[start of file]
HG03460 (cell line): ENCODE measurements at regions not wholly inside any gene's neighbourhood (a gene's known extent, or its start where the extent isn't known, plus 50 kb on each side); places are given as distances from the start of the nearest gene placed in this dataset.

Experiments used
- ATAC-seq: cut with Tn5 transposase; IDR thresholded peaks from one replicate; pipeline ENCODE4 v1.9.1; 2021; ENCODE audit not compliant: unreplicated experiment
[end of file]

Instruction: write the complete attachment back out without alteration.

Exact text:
HG03460 (cell line): ENCODE measurements at regions not wholly inside any gene's neighbourhood (a gene's known extent, or its start where the extent isn't known, plus 50 kb on each side); places are given as distances from the start of the nearest gene placed in this dataset.

Experiments used
- ATAC-seq: cut with Tn5 transposase; IDR thresholded peaks from one replicate; pipeline ENCODE4 v1.9.1; 2021; ENCODE audit not compliant: unreplicated experiment